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limits to contract formation, "force", and more of the.. Re: [OT] Droit d'auteur vs. free software?

 --- "Thomas Bushnell, BSG" <tb@becket.net> からのメッセ
> Arnoud Galactus Engelfriet <galactus@stack.nl>
> writes:
> > Glenn Maynard wrote:
> > > On Mon, May 12, 2003 at 07:45:51PM +0200, Arnoud
> Galactus Engelfriet wrote:
> > > > The motivation for making them unrevokable is
> to prevent
> > > > authors from being forced to accept
> unconditional surrender
> > > > of their works. Then they could be made to
> look like total
> > > 
> > > So the only way to prevent this is to remove my
> right to do it at all?
> > > That's ludicrous.  Rights are not preserved by
> revoking other rights.
> > 
> > The law wants to prevent you, as an author, from
> being forced
> > to unconditionally surrender your copyrights.
> That's why the
> > moral rights are not revokable and not
> tranferable.
> "Forced"?  Please explain what this supposed "force"
> is to consist in.

There are alot of articles exploring the philosophical
basis and justifications for the proposition; suffice to
say even here in the land of apple pie and baseball, you
*cannot* make an enforcable contract if the court deems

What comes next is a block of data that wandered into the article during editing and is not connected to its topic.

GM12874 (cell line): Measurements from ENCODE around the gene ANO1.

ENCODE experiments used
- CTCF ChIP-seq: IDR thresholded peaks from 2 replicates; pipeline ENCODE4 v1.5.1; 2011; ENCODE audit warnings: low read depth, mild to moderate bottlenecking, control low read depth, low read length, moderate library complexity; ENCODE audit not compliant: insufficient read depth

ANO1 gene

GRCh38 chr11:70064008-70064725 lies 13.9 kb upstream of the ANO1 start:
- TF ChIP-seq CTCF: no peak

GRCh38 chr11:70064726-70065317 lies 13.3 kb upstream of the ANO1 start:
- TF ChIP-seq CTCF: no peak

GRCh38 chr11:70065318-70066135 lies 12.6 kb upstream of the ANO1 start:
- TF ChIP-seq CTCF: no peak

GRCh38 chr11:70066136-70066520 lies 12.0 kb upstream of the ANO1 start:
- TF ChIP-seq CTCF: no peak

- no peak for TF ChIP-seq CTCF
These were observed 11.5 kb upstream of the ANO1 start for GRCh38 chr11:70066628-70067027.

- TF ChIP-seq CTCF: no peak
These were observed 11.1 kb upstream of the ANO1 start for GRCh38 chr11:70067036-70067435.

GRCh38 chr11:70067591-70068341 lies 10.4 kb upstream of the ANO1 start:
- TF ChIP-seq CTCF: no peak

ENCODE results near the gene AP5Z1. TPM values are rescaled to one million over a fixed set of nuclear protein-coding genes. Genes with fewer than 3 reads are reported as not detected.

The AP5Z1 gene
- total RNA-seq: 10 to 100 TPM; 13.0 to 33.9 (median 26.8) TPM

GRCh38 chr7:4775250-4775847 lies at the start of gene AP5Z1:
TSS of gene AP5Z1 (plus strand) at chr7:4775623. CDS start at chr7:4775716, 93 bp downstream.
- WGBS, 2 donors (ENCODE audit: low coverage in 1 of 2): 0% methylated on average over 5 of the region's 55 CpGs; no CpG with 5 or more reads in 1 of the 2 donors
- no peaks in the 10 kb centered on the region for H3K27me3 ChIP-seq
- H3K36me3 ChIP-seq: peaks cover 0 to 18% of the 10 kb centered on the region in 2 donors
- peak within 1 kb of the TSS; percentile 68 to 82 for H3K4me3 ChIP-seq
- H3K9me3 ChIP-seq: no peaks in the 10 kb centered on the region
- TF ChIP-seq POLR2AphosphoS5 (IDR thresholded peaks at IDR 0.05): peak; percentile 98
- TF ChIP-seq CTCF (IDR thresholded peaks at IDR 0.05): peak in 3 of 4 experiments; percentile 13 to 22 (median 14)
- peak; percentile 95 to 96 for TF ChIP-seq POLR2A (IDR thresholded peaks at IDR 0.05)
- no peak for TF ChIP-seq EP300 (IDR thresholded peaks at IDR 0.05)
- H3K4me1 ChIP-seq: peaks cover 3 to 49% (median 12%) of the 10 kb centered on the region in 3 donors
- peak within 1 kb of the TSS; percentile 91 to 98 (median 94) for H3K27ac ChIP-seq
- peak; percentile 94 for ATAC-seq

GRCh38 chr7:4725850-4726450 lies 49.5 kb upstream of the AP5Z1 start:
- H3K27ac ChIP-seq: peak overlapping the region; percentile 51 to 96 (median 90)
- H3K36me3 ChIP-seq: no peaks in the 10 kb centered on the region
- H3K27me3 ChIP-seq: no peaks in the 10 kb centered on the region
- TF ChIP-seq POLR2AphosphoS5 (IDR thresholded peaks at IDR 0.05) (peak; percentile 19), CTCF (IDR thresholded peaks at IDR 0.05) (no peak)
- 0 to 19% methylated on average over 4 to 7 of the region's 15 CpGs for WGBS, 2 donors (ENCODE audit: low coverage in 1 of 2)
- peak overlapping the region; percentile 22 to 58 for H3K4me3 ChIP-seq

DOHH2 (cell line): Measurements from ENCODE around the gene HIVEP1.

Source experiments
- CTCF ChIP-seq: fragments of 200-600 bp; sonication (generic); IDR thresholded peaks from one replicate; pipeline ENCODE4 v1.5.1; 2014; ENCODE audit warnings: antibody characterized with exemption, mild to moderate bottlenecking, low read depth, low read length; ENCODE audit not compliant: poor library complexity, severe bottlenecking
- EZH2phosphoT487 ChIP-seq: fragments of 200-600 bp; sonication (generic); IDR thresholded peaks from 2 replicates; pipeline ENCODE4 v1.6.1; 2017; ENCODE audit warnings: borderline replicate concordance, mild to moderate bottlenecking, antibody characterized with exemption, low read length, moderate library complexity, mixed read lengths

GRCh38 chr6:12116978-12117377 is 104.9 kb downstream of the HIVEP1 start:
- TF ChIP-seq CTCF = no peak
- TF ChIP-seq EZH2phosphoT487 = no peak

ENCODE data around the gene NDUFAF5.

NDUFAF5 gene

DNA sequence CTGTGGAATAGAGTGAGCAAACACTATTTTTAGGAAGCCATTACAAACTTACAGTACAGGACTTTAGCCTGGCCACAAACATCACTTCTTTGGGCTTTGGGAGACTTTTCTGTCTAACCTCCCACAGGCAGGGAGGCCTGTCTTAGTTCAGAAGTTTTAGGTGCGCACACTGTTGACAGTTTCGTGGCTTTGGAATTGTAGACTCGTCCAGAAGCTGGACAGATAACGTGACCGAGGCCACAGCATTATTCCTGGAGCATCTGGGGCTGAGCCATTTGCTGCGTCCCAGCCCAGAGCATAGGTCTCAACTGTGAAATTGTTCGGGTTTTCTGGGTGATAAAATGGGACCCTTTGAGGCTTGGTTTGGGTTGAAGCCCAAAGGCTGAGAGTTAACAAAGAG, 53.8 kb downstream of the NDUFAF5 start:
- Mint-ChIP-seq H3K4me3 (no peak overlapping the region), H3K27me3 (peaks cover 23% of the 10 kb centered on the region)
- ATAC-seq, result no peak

you incapable of making legal agreements, eg. capacity to

Moreover, if you contract for something or exchange with
something the law has determined is out of bounds, you are
agreement is a nullity, eg. illegality.

There are other examples related other fairness issues but
you might consider that even with contract the law
protects you from being taken advantage, irrespective of
what personal opinion may be.  

You are "forced" to accept the benefit of the law's
protection of you...

Consider though though that whether you are given a choice
to "opt-in" to protections varies on the circumstances. 
For example, if you are a mentally incompetent
individually your contracts are always void, but as an
adult you have the "choice" to accept a contract you made
as a minor--or reject it.

All notions of freedom have limits, and are always subject
to interpretation.  There are many examples outside of
U.S. contract law.

For more research on the topic review the Contract
"Defenses to Formation" of capacity, illegality,
unconscionability, fraud, mistake, and undue influence. 
Illinois Legal Aid has a decent description at

James Miller

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